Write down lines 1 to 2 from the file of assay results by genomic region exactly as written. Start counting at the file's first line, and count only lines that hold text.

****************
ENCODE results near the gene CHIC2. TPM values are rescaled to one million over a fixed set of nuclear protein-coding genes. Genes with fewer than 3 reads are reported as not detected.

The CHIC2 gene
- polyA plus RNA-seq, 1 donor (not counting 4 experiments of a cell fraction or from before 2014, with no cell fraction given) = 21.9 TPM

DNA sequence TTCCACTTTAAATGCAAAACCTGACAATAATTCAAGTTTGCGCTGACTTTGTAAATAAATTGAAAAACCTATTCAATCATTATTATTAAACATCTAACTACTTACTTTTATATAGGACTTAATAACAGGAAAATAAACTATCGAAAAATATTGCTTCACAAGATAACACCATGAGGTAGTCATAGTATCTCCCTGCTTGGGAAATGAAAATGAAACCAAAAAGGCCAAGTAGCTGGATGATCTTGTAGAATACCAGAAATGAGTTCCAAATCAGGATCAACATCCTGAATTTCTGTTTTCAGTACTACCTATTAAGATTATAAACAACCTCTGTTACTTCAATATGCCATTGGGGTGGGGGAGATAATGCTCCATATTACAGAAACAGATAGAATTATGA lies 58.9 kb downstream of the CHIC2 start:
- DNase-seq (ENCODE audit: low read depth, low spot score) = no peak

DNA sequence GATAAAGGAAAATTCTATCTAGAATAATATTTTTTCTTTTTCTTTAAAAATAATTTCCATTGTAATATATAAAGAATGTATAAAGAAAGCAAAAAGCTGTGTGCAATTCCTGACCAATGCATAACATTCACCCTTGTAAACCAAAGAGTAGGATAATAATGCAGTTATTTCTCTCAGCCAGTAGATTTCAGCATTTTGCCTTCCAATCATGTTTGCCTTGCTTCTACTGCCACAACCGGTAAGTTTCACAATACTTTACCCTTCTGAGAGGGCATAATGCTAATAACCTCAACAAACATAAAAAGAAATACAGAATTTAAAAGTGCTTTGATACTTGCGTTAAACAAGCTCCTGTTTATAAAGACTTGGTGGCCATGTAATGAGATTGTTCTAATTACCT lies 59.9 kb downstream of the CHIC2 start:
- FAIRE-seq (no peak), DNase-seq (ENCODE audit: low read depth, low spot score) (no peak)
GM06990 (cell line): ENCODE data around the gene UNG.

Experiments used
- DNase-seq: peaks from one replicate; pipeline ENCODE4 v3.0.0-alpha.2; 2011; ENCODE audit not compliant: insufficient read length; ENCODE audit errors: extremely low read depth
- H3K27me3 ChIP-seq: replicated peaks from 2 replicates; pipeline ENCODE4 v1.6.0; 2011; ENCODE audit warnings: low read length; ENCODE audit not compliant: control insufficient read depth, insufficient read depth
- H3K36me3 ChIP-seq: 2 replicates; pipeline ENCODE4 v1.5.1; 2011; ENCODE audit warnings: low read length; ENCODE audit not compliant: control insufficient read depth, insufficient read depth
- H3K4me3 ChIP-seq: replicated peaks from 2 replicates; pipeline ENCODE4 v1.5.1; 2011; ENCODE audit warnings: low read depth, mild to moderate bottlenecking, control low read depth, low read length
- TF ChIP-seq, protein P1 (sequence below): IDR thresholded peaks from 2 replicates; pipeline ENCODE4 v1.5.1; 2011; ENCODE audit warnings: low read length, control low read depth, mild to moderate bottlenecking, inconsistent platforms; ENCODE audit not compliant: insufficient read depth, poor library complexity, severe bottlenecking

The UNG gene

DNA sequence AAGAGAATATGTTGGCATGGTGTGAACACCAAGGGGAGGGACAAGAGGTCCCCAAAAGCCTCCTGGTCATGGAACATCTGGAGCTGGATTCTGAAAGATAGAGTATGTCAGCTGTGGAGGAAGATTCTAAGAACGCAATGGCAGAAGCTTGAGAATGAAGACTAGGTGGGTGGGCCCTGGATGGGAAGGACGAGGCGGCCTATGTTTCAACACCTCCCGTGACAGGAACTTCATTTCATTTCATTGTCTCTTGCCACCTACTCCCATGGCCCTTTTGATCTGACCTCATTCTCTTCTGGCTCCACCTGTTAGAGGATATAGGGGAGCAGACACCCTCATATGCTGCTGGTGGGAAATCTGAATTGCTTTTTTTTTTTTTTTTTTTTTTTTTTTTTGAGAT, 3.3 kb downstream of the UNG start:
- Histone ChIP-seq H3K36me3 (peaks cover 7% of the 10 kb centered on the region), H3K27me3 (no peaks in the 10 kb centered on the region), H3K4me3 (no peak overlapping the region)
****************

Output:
ENCODE results near the gene CHIC2. TPM values are rescaled to one million over a fixed set of nuclear protein-coding genes. Genes with fewer than 3 reads are reported as not detected.

The CHIC2 gene